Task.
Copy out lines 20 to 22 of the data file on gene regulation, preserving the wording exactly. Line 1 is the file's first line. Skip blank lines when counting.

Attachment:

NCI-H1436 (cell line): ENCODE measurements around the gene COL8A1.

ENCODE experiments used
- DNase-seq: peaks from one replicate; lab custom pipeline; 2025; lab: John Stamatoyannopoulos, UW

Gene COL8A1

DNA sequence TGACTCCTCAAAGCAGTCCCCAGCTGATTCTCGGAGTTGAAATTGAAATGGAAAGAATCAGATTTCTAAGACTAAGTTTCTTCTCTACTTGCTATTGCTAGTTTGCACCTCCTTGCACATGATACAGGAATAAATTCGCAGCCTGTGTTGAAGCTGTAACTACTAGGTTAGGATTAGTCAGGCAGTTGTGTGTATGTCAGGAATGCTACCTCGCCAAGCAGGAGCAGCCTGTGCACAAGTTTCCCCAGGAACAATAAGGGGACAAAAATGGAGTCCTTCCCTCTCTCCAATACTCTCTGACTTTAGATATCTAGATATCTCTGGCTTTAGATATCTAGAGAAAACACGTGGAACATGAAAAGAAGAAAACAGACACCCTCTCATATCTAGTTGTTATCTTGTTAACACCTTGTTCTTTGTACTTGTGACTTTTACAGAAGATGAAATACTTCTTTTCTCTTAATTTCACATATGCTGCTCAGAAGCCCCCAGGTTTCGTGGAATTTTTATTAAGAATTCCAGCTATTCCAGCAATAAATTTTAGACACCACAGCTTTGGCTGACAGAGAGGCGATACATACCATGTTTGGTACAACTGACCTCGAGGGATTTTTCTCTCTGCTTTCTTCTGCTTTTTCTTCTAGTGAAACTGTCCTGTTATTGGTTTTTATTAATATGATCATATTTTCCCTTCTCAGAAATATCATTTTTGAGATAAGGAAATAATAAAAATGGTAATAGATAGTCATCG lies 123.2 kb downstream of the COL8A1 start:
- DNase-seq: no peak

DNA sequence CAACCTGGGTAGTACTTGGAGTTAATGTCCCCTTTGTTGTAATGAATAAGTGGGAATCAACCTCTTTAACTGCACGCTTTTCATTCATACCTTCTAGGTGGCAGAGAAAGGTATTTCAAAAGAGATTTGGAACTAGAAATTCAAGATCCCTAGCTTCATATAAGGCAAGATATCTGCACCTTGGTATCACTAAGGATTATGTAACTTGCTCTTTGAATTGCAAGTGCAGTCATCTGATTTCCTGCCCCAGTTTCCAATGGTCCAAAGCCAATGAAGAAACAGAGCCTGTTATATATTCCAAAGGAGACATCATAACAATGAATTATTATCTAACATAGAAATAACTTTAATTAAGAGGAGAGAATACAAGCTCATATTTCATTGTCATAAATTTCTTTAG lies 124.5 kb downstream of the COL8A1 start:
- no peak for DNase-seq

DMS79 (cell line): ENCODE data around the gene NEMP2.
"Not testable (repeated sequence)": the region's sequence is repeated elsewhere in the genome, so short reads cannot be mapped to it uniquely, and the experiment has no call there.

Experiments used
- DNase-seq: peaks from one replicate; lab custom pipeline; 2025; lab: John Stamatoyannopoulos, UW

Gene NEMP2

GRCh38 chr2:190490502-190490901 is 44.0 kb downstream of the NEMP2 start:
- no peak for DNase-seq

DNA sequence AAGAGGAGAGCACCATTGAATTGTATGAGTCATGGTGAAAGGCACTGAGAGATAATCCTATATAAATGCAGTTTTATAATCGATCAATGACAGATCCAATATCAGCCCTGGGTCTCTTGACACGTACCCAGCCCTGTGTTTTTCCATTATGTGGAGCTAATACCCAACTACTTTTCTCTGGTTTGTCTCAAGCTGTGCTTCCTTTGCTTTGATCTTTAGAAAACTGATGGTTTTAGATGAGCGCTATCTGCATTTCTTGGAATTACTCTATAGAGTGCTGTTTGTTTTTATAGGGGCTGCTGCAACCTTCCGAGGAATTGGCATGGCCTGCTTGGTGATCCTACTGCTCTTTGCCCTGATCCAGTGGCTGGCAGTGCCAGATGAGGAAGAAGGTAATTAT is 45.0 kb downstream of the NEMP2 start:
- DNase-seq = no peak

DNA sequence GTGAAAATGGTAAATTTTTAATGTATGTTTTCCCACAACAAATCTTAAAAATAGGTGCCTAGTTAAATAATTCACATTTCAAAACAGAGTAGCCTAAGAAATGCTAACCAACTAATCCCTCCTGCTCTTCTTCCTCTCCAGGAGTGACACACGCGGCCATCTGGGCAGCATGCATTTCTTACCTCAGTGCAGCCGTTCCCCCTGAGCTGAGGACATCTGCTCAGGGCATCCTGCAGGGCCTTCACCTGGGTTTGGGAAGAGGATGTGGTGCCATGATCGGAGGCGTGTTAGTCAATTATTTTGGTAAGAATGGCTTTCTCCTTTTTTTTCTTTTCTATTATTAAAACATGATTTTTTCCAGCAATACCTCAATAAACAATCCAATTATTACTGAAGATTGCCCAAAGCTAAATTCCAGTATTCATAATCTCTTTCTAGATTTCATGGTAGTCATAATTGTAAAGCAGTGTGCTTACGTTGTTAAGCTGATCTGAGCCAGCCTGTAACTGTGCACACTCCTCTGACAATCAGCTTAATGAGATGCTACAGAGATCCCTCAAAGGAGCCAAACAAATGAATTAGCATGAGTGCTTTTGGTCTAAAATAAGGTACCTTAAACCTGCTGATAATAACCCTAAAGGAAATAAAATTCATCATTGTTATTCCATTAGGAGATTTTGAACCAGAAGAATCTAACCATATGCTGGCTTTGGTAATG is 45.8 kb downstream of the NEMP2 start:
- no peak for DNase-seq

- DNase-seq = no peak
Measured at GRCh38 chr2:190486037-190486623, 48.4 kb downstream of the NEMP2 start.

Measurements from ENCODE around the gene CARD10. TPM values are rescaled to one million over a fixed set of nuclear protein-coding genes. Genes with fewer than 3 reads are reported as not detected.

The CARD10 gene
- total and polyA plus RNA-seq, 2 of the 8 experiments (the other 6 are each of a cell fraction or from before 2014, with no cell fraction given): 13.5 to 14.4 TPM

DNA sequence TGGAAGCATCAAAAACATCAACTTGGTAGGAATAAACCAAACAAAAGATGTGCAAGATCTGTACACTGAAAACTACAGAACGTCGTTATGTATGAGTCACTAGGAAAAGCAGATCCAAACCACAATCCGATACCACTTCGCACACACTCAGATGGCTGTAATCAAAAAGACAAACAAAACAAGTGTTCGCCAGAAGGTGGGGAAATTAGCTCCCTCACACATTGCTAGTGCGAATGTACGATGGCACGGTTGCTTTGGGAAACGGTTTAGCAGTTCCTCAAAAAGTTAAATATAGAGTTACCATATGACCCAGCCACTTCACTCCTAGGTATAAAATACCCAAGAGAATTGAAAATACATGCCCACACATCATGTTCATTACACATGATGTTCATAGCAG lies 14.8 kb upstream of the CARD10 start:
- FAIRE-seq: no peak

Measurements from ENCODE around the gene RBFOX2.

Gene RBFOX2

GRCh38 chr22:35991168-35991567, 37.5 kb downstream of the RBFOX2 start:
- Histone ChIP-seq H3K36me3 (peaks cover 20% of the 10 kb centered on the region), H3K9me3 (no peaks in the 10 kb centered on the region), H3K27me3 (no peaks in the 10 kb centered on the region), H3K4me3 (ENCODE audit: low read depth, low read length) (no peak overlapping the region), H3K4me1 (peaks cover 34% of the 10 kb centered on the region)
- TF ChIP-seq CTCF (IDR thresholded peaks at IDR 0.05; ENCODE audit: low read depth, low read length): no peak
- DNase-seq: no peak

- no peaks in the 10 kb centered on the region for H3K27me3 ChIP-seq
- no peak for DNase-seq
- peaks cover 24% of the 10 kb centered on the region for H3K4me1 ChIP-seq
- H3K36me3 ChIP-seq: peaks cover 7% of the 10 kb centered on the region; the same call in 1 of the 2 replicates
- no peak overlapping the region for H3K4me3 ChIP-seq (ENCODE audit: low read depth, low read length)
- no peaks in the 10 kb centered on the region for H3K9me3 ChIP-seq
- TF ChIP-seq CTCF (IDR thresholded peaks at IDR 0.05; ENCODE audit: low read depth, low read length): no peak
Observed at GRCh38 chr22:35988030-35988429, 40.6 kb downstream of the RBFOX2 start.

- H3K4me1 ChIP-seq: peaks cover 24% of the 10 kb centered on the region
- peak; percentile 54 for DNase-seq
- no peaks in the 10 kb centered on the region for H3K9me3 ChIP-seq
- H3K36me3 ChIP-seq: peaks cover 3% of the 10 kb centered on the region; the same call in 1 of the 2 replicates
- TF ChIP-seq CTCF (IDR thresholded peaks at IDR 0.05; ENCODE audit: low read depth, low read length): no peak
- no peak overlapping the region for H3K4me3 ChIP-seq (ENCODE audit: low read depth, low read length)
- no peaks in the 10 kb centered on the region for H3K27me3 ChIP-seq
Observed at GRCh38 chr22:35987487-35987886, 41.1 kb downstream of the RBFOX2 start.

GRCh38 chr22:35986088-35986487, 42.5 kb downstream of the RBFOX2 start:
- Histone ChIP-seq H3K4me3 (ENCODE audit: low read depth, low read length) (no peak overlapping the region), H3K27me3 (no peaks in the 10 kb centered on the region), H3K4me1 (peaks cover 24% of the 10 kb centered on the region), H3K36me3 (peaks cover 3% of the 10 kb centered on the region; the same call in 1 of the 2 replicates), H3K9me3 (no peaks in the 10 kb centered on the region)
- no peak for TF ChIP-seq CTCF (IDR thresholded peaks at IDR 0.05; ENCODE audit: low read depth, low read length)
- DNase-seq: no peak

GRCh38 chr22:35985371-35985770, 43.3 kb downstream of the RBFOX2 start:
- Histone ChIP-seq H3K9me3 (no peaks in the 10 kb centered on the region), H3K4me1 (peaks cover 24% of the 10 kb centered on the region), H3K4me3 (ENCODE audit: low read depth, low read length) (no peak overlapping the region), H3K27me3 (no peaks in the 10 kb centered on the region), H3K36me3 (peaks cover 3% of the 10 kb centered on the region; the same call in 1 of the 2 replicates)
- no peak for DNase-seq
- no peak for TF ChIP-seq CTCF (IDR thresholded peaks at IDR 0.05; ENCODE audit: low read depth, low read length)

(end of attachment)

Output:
- DNase-seq = no peak
Measured at GRCh38 chr2:190486037-190486623, 48.4 kb downstream of the NEMP2 start.

Measurements from ENCODE around the gene CARD10. TPM values are rescaled to one million over a fixed set of nuclear protein-coding genes. Genes with fewer than 3 reads are reported as not detected.